The History of Central and South America

Central America is mostly mountainous,with the large Sierra Madre range dominating the landscapes of Guatemala, El Salvador, and Honduras. Farther south, smaller ranges, including the Cordillera de Talamanca and the Serrania de Tabasara, rise in Costa Rica and Panama. On the western coast of Central America, these picturesque mountains blanketed in lush greenery are part of the dangerous Anillo de Fuego (Ring of Fire) that circles the Pacific Ocean. The region is dotted with active volcanoes, and earthquakes strike frequently. Within Central America’s mountains and jungles lie the ruins of the great Mayan Empire, established close to three thousand years ago.

This remarkable civilization enjoyed its greatest glory between about A. D. 250 and 900. Mayan leaders, scientists, priests, and artists developed advanced systems of government, religion, and society. Although the culture mysteriously crumbled in about 900, its legacy lives on in the form of magnificent pyramids, ancient writings, and the customs and stories passed down among the modern Maya. After the Mayan Empire declined, a new empire sent its forces to the region. In the late 1400s and early 1500s, conquistadors (conquerors) arrived from Spain, exploring and colonizing the Americas.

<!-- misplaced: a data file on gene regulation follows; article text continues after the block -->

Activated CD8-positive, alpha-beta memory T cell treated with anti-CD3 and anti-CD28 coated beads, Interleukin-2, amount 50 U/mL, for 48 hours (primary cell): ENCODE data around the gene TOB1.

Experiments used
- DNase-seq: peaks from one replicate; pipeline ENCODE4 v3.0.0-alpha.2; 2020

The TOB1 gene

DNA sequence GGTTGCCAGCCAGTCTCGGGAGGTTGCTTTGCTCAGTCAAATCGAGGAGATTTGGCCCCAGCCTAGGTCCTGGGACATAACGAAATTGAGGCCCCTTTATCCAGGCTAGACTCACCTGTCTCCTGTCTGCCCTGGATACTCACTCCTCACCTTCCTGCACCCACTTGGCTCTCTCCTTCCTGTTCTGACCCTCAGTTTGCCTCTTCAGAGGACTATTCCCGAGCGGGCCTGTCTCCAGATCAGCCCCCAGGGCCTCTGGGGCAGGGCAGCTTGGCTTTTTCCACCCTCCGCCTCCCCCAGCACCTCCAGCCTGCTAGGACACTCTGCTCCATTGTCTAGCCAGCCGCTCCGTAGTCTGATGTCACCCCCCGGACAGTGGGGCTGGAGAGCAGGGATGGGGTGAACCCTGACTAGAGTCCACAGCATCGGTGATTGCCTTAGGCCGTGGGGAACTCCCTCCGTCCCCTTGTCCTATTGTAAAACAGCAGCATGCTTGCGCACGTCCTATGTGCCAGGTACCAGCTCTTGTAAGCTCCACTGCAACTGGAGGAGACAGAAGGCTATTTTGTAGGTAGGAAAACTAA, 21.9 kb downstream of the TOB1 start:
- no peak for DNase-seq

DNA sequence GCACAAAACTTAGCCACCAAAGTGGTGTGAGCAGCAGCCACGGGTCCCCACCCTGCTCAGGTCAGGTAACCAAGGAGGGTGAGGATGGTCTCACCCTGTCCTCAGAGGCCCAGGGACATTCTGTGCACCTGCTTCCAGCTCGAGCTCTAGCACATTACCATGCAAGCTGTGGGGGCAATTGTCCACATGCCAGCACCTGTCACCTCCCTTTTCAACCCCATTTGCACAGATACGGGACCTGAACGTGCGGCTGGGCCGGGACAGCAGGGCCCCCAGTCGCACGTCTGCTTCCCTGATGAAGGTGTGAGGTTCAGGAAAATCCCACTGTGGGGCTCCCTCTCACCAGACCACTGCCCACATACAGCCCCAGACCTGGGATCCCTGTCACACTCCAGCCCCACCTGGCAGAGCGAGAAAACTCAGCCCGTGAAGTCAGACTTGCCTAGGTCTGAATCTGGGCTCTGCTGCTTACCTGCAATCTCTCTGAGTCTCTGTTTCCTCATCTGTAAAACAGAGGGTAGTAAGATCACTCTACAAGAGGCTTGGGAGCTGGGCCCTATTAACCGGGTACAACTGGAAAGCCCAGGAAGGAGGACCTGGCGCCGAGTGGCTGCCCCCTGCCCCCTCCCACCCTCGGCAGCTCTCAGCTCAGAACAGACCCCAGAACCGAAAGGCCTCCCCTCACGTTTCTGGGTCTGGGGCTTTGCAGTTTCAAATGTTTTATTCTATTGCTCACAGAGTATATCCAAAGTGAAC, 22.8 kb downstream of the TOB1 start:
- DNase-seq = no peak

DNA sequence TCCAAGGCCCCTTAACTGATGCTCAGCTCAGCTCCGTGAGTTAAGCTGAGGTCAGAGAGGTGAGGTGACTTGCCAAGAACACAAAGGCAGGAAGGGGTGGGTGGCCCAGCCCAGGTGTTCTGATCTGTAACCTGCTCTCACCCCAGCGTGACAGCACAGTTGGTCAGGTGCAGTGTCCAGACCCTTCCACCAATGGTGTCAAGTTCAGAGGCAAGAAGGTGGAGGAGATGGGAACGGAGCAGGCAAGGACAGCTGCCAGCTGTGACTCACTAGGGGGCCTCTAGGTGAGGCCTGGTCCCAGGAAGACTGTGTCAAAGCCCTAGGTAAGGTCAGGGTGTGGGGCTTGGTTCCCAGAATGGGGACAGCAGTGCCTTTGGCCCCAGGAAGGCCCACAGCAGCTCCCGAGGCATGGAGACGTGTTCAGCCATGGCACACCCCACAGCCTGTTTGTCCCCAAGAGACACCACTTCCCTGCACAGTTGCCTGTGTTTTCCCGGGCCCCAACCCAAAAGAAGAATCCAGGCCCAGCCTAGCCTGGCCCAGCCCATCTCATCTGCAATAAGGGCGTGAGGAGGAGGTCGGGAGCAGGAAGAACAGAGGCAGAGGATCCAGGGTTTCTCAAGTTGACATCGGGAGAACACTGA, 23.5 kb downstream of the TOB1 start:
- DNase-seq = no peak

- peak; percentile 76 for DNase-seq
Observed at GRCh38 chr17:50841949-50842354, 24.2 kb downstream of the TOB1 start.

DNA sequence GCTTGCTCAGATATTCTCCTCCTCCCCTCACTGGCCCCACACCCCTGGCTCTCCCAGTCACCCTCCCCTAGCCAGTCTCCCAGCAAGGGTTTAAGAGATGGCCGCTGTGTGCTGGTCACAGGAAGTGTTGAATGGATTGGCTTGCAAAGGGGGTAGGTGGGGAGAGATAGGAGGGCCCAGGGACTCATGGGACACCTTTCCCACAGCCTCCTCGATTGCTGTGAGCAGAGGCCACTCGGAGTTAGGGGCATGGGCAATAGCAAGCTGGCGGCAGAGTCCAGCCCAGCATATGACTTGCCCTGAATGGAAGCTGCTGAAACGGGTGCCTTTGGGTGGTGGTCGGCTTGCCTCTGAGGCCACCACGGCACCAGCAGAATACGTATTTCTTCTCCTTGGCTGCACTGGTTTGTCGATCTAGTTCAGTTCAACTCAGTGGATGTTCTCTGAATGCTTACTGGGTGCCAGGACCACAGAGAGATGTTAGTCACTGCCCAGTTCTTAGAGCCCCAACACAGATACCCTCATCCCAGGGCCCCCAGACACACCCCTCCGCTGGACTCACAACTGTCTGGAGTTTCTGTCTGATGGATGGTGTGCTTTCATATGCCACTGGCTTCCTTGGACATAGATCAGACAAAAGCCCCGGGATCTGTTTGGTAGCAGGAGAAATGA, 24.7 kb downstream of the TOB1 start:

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The Caribbean islands, South America, and Mexico were conquered first. Hungry for still greater treasures of gold, silver, and other precious goods, the conquistadors soon turned their attention to Central America. Descendants of the Maya and other native peoples resisted conquest by the advancing Spaniards. However, local populations were often divided into many separate subgroups, and these individual forces could not match the Spanish in numbers or weaponry. Further weakened by new diseases brought from Europe,thousands of Maya and other native peoples were killed as Spain’s armies swept across the isthmus. Throughout Central America, Spanish colonists forced the native people into backbreaking labor on large farms called plantations.

Growing valuable crops such as cotton and cacao (used for making chocolate),these farms yielded great wealth for the Spanish settlers. Meanwhile, the local population grew poorer and weaker. In the 1700s, growing demand for labor on the plantations led to the beginning of the trans-Atlantic slave trade in the Americas. Thousands of Africans were forced onto crowded ships and brought across the ocean,facing hardship and misery in their new homes. Although relatively few slaves came to Central America compared to its neighbors of North and South America, some slaves did arrive there. They mingled with the local population, as did immigrants from the Caribbean islands to the northeast,bringing new cultural and culinary influences to the region.

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